CALIFORNIA: A state appellate court in Sacramento has ruled that “concentrated cannabis” qualifies as marijuana for purposes of medical use.
A unanimous three-justice panel of the 3rd District Court of Appeal disagreed this week with an earlier ruling by El Dorado Superior Court Judge James R. Wagoner and reversed the judge’s decision that a medical marijuana patient violated probation by possessing concentrated cannabis.
Sean Patrick Mulcrevy, of Cameron Park, was charged in 2013 with unlawful possession of concentrated cannabis, a misdemeanor, and was alleged to have violated his probation because of his failure “to obey all laws.”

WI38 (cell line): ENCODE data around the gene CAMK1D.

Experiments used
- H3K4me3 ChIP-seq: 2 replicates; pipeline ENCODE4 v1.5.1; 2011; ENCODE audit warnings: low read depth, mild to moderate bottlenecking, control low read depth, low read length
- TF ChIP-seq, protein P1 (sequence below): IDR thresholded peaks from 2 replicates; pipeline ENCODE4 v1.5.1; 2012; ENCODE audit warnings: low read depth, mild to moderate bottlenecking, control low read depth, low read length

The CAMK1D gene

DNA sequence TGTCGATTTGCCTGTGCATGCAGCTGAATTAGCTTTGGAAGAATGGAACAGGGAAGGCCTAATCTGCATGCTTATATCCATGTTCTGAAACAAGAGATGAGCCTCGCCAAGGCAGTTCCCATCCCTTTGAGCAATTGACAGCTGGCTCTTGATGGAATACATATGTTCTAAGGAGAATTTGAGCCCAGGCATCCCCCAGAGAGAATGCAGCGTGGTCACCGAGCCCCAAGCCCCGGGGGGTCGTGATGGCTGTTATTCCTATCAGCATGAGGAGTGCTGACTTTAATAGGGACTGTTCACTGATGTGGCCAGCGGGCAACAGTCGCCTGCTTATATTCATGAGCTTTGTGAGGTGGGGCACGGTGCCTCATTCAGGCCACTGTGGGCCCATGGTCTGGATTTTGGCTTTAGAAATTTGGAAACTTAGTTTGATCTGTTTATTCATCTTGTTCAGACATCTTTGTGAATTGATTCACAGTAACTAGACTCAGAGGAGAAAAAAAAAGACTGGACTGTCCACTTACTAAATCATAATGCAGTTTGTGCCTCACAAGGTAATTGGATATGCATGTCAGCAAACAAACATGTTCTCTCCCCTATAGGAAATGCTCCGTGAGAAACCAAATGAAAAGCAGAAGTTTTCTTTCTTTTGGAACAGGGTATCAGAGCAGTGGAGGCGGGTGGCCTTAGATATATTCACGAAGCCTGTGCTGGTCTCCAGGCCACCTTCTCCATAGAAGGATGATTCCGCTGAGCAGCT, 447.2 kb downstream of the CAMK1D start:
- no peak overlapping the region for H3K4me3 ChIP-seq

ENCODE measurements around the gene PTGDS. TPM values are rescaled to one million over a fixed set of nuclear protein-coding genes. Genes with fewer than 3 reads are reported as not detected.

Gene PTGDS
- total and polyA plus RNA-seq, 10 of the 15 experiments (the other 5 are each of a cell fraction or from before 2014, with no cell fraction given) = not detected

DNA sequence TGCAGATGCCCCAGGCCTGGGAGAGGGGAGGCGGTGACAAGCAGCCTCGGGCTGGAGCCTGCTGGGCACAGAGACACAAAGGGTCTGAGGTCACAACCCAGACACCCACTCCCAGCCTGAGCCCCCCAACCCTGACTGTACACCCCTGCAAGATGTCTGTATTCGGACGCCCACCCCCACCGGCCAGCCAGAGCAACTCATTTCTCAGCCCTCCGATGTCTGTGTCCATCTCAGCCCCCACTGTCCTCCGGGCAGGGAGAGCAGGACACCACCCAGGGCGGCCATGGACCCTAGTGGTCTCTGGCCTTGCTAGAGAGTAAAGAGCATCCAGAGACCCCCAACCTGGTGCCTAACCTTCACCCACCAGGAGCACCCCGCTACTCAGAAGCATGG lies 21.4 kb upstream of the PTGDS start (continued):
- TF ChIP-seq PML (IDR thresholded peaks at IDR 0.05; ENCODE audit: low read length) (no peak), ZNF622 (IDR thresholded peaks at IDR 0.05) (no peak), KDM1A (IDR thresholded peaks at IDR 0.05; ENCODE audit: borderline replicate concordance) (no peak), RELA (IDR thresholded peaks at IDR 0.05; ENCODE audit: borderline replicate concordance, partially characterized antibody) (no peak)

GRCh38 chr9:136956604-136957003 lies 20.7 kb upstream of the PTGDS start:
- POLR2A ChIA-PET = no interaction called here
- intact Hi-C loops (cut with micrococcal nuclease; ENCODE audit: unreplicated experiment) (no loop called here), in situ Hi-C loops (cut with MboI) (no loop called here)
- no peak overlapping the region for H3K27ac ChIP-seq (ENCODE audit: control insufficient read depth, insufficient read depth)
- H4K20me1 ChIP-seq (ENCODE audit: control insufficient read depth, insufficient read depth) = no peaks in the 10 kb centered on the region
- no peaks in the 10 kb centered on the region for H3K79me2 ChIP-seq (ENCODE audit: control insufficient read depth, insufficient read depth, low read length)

Wagoner reviewed the existing legal authority indicating that concentrated cannabis is covered by California’s Compassionate Use Act, or CUA, the 1996 voter initiative approving medical use of marijuana with a doctor’s recommendation. But Wagoner rejected the authority as “unsound” and ruled that “the (CUA) does not apply to concentrated cannabis” because the act does not define marijuana, refer to concentrated cannabis or incorporate statutory definitions of either term.